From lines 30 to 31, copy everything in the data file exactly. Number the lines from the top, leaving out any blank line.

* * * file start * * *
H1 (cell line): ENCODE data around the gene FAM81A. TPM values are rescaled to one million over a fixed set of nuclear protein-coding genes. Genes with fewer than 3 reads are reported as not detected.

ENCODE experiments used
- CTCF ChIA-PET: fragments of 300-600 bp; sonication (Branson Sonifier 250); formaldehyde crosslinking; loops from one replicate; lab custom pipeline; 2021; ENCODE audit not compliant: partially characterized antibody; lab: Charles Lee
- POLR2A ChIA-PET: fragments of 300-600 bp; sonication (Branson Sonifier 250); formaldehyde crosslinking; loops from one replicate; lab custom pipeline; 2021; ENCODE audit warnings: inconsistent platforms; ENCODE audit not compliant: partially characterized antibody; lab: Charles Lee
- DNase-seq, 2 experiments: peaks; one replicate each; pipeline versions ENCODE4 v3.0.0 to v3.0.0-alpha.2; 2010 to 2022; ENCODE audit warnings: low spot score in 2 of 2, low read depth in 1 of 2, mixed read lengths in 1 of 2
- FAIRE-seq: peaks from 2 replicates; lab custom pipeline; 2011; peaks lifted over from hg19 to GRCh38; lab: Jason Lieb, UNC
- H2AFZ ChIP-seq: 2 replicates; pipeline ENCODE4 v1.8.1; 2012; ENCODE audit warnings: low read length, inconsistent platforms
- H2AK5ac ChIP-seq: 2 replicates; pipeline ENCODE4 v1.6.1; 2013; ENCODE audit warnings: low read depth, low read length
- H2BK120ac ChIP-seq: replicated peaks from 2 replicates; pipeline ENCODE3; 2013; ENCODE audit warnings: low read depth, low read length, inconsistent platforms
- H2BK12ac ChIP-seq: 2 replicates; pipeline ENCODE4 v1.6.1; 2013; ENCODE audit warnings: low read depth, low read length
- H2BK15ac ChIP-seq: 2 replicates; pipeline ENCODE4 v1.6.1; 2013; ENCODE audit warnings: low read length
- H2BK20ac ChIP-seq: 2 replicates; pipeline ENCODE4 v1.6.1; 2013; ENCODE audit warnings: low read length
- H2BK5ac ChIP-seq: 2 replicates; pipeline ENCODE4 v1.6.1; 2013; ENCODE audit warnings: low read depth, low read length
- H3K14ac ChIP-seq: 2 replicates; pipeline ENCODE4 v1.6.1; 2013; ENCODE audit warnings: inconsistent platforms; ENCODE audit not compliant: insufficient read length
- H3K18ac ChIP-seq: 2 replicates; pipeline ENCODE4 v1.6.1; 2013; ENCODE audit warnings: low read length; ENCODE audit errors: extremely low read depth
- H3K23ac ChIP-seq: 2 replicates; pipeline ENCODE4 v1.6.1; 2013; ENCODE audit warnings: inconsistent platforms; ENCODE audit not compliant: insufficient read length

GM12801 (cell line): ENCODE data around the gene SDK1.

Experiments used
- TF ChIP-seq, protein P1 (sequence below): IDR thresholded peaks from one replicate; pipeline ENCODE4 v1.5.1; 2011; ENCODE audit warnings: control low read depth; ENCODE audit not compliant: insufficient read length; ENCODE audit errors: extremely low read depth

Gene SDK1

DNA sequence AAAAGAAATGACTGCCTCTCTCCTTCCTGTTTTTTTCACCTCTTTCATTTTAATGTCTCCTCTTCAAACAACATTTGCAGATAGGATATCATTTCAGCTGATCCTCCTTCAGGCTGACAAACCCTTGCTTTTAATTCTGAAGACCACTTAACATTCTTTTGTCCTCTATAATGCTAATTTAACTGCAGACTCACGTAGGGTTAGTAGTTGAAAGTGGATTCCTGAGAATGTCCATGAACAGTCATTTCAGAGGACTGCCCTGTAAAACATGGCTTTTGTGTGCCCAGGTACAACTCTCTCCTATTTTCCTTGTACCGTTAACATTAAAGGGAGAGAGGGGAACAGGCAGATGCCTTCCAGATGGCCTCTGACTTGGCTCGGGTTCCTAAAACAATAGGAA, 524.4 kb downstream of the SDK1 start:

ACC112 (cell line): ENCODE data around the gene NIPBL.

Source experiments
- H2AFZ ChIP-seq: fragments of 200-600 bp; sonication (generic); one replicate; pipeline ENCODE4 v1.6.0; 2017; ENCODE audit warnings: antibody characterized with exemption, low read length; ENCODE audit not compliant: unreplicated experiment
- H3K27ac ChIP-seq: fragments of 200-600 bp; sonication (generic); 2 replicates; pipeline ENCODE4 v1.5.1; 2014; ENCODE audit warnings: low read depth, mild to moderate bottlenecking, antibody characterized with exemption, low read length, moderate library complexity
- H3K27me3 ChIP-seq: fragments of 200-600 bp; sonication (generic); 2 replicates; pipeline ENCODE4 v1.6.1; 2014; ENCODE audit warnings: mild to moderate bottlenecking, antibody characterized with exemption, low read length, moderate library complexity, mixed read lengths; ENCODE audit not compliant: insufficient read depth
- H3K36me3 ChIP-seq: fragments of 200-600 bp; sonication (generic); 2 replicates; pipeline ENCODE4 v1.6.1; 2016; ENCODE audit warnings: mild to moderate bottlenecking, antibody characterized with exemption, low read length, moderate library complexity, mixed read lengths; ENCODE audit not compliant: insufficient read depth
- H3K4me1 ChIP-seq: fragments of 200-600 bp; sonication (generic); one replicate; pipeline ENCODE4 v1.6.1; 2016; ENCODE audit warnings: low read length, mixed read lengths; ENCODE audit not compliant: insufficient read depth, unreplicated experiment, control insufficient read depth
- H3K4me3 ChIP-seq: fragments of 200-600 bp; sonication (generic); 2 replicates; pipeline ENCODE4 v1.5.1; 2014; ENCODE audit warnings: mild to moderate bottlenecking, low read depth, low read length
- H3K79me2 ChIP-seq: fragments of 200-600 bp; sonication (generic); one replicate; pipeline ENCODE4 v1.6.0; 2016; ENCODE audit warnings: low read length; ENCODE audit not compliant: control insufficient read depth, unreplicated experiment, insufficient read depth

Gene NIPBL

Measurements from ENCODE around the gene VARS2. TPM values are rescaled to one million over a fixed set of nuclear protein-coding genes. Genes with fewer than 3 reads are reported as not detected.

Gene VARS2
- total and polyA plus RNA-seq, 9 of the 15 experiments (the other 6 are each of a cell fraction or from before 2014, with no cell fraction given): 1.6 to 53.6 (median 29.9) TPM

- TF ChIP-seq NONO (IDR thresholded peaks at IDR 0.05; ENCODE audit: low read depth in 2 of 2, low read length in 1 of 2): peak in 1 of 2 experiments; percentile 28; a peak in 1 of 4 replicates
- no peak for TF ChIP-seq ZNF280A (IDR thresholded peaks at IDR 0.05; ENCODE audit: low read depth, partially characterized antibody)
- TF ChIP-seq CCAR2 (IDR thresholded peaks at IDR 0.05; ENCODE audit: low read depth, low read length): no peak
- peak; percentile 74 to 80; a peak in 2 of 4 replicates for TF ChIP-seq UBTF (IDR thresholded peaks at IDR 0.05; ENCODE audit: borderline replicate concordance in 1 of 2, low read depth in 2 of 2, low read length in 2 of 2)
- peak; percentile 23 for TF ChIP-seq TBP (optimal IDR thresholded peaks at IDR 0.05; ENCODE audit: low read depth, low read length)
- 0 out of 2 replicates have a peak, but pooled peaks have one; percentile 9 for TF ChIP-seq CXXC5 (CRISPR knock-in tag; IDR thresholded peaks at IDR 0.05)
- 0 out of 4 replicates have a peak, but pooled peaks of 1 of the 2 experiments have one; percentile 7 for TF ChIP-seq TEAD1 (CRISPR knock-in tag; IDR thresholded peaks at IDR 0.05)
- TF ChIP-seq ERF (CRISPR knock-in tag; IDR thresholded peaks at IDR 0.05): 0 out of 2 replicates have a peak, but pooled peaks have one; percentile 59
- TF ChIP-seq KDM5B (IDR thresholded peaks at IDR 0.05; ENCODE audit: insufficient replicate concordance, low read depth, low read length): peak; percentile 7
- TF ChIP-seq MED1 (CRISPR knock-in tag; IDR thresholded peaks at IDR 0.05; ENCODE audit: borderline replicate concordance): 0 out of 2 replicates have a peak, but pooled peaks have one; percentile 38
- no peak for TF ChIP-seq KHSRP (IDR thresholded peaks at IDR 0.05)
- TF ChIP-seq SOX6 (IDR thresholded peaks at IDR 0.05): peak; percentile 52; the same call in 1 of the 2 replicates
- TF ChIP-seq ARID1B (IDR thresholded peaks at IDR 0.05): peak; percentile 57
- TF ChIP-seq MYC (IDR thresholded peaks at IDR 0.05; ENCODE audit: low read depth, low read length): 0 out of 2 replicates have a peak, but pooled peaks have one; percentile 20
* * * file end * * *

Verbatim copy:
- H3K79me2 ChIP-seq: fragments of 200-600 bp; sonication (generic); one replicate; pipeline ENCODE4 v1.6.0; 2016; ENCODE audit warnings: low read length; ENCODE audit not compliant: control insufficient read depth, unreplicated experiment, insufficient read depth

Gene NIPBL